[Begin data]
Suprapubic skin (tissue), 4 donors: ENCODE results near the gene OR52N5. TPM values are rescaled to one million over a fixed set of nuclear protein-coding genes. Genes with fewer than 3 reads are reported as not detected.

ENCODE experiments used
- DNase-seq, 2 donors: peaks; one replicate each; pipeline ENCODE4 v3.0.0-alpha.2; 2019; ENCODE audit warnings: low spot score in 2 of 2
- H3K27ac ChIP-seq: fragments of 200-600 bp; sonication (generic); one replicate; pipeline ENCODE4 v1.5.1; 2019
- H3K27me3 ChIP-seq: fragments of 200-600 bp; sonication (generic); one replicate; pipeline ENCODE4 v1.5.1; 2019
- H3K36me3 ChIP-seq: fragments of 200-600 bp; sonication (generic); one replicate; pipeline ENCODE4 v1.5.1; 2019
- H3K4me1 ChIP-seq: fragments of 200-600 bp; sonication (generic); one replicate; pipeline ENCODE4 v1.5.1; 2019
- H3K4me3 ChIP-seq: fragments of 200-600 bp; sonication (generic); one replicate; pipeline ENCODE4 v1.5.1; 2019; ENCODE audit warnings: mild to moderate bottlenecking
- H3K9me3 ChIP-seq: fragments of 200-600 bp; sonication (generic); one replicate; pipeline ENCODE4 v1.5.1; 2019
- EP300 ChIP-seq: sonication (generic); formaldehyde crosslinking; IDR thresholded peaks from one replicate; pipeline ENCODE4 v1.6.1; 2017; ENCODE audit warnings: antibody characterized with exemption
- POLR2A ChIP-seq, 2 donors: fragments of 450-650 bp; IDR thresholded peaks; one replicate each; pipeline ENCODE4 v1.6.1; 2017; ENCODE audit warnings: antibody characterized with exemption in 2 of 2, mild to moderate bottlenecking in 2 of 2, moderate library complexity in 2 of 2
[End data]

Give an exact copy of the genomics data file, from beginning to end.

Suprapubic skin (tissue), 4 donors: ENCODE results near the gene OR52N5. TPM values are rescaled to one million over a fixed set of nuclear protein-coding genes. Genes with fewer than 3 reads are reported as not detected.

ENCODE experiments used
- DNase-seq, 2 donors: peaks; one replicate each; pipeline ENCODE4 v3.0.0-alpha.2; 2019; ENCODE audit warnings: low spot score in 2 of 2
- H3K27ac ChIP-seq: fragments of 200-600 bp; sonication (generic); one replicate; pipeline ENCODE4 v1.5.1; 2019
- H3K27me3 ChIP-seq: fragments of 200-600 bp; sonication (generic); one replicate; pipeline ENCODE4 v1.5.1; 2019
- H3K36me3 ChIP-seq: fragments of 200-600 bp; sonication (generic); one replicate; pipeline ENCODE4 v1.5.1; 2019
- H3K4me1 ChIP-seq: fragments of 200-600 bp; sonication (generic); one replicate; pipeline ENCODE4 v1.5.1; 2019
- H3K4me3 ChIP-seq: fragments of 200-600 bp; sonication (generic); one replicate; pipeline ENCODE4 v1.5.1; 2019; ENCODE audit warnings: mild to moderate bottlenecking
- H3K9me3 ChIP-seq: fragments of 200-600 bp; sonication (generic); one replicate; pipeline ENCODE4 v1.5.1; 2019
- EP300 ChIP-seq: sonication (generic); formaldehyde crosslinking; IDR thresholded peaks from one replicate; pipeline ENCODE4 v1.6.1; 2017; ENCODE audit warnings: antibody characterized with exemption
- POLR2A ChIP-seq, 2 donors: fragments of 450-650 bp; IDR thresholded peaks; one replicate each; pipeline ENCODE4 v1.6.1; 2017; ENCODE audit warnings: antibody characterized with exemption in 2 of 2, mild to moderate bottlenecking in 2 of 2, moderate library complexity in 2 of 2